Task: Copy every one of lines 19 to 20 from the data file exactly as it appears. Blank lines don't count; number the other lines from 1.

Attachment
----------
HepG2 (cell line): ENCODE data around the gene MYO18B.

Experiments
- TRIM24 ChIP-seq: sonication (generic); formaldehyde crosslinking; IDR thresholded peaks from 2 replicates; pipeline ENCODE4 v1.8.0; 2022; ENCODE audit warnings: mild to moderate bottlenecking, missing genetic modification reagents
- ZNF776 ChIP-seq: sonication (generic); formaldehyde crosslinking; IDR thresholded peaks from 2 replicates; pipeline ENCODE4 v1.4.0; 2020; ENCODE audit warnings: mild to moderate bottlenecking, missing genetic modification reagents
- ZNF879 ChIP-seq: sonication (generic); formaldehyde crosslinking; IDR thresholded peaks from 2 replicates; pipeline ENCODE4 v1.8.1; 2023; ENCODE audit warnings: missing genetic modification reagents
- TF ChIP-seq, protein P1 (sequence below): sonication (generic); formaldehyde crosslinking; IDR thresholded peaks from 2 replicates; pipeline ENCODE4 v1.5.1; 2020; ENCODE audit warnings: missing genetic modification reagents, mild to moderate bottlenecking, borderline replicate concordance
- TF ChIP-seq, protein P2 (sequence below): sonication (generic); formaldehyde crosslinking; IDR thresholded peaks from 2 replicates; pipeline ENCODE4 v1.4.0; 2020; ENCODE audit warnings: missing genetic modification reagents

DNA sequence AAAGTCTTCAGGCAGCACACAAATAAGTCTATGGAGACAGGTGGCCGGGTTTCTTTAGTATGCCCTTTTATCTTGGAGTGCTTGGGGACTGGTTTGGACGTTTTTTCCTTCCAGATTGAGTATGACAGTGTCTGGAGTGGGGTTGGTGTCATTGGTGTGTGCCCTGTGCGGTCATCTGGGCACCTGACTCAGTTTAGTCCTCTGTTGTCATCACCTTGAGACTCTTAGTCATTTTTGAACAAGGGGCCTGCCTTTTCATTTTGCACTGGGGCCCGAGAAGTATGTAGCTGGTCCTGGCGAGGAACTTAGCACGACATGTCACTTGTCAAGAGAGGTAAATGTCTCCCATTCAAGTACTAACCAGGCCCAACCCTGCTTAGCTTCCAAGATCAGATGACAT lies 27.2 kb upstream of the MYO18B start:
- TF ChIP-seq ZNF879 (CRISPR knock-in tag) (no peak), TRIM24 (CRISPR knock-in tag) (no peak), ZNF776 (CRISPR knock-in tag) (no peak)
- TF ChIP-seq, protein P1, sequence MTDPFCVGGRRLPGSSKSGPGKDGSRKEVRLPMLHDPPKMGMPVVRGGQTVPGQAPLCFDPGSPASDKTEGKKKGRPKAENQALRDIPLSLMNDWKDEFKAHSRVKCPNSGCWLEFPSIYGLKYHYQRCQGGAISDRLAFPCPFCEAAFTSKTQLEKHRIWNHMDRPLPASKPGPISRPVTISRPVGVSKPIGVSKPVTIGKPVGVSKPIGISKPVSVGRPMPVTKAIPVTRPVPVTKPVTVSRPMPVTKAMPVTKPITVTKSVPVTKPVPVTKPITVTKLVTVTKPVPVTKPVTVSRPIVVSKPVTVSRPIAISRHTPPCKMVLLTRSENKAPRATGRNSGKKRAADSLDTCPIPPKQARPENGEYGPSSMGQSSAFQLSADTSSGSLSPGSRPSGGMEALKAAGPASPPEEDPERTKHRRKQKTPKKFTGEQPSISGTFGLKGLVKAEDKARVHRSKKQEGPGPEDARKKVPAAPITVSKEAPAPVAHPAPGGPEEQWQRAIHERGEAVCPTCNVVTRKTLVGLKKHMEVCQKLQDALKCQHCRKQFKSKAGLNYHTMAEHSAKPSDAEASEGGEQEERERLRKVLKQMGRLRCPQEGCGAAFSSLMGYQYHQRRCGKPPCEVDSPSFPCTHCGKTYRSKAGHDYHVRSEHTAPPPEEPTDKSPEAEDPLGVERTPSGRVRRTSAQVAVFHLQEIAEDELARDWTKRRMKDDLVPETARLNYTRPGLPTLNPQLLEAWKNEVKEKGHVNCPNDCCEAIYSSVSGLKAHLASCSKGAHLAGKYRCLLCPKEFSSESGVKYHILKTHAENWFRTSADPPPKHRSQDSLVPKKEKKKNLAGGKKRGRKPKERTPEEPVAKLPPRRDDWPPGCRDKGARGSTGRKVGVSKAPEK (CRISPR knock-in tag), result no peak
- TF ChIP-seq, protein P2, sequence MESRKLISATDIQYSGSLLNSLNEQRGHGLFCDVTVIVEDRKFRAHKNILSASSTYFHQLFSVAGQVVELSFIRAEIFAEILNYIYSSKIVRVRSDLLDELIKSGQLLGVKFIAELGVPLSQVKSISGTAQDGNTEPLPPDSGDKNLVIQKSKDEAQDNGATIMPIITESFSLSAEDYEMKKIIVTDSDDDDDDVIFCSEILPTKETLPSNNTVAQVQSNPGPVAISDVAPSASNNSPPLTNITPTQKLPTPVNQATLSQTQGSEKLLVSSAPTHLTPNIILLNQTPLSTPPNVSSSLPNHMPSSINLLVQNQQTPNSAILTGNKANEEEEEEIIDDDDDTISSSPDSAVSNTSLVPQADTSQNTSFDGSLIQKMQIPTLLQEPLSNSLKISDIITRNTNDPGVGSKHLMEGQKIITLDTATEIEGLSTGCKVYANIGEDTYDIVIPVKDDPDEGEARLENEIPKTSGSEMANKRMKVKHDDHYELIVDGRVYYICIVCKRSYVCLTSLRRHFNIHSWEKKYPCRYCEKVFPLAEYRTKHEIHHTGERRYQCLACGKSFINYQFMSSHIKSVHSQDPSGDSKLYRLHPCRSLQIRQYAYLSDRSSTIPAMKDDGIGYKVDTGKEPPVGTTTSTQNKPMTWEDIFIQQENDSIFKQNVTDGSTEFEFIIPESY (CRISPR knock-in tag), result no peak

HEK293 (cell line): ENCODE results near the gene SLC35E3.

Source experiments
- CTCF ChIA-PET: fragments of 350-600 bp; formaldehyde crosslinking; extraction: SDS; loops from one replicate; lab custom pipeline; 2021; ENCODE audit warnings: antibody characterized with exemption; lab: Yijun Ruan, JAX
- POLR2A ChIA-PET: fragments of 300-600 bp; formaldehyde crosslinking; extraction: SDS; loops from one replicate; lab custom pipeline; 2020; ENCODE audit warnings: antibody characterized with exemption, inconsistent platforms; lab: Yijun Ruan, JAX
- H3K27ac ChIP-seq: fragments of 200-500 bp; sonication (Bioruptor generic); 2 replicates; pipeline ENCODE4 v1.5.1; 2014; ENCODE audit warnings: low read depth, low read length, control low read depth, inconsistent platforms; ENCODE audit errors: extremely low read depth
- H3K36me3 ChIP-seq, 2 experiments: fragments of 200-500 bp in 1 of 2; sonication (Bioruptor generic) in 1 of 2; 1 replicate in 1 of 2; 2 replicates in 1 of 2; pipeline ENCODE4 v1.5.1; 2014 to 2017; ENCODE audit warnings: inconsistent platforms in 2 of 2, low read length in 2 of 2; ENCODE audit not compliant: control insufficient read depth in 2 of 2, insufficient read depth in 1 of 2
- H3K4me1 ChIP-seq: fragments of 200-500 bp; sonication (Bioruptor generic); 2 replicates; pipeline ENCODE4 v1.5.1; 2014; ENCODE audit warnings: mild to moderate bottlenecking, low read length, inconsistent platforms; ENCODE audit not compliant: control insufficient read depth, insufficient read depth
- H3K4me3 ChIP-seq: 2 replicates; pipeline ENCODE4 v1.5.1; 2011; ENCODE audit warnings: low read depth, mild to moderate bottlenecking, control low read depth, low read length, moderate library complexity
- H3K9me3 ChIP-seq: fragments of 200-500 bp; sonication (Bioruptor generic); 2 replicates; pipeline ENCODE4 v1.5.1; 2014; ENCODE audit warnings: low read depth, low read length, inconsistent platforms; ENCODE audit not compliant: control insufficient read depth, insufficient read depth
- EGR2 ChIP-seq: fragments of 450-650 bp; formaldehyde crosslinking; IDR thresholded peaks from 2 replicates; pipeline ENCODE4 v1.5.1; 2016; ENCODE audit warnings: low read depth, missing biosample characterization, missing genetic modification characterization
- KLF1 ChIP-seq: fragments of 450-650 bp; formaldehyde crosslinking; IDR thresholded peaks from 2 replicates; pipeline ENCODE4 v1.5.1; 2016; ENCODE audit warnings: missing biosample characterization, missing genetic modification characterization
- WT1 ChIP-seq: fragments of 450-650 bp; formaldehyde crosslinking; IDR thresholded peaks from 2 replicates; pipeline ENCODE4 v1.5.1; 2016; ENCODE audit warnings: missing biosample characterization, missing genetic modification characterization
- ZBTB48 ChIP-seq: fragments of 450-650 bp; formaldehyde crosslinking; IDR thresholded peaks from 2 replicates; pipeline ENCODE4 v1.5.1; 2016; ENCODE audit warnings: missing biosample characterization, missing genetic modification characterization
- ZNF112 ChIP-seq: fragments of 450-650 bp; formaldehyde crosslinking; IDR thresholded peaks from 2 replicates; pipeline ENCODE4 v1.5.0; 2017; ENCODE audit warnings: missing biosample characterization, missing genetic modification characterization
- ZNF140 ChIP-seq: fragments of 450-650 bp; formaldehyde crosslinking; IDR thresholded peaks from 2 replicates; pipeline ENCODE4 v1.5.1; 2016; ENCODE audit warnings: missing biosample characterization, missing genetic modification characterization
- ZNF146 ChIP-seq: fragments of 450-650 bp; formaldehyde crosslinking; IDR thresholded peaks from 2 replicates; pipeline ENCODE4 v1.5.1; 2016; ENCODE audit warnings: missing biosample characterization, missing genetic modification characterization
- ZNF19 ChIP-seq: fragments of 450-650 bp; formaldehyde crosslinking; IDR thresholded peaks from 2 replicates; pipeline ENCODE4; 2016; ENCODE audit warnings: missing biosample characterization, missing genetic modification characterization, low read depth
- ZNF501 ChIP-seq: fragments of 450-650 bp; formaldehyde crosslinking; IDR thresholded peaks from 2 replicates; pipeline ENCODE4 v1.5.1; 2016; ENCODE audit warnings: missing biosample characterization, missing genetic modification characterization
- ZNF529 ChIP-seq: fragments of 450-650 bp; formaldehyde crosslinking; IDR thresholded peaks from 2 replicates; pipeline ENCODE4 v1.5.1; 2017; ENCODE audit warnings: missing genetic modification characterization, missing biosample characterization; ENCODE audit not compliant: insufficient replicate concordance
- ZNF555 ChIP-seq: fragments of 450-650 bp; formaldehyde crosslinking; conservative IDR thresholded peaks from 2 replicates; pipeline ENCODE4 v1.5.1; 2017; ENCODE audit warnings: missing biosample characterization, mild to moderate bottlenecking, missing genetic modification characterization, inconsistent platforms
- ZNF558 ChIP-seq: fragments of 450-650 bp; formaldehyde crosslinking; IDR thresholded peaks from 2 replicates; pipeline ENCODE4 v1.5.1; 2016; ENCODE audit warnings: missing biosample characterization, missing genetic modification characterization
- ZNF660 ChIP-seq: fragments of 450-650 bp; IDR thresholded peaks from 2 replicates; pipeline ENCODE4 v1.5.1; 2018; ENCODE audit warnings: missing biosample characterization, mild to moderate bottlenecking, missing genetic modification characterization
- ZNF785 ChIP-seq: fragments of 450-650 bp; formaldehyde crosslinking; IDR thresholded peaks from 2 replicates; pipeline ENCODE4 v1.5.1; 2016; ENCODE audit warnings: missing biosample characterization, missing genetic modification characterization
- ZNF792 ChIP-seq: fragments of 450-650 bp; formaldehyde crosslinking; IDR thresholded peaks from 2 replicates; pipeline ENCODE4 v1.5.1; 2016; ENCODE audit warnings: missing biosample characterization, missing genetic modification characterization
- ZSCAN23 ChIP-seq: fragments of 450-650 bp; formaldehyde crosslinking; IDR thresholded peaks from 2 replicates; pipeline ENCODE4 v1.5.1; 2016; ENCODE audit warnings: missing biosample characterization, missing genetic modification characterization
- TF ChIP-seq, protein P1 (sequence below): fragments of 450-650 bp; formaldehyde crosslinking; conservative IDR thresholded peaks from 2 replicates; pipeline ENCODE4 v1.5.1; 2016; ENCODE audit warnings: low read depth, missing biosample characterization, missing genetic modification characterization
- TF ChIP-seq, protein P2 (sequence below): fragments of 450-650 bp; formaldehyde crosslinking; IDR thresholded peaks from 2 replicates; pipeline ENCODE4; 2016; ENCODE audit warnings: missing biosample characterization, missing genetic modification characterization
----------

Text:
- H3K4me3 ChIP-seq: 2 replicates; pipeline ENCODE4 v1.5.1; 2011; ENCODE audit warnings: low read depth, mild to moderate bottlenecking, control low read depth, low read length, moderate library complexity
- H3K9me3 ChIP-seq: fragments of 200-500 bp; sonication (Bioruptor generic); 2 replicates; pipeline ENCODE4 v1.5.1; 2014; ENCODE audit warnings: low read depth, low read length, inconsistent platforms; ENCODE audit not compliant: control insufficient read depth, insufficient read depth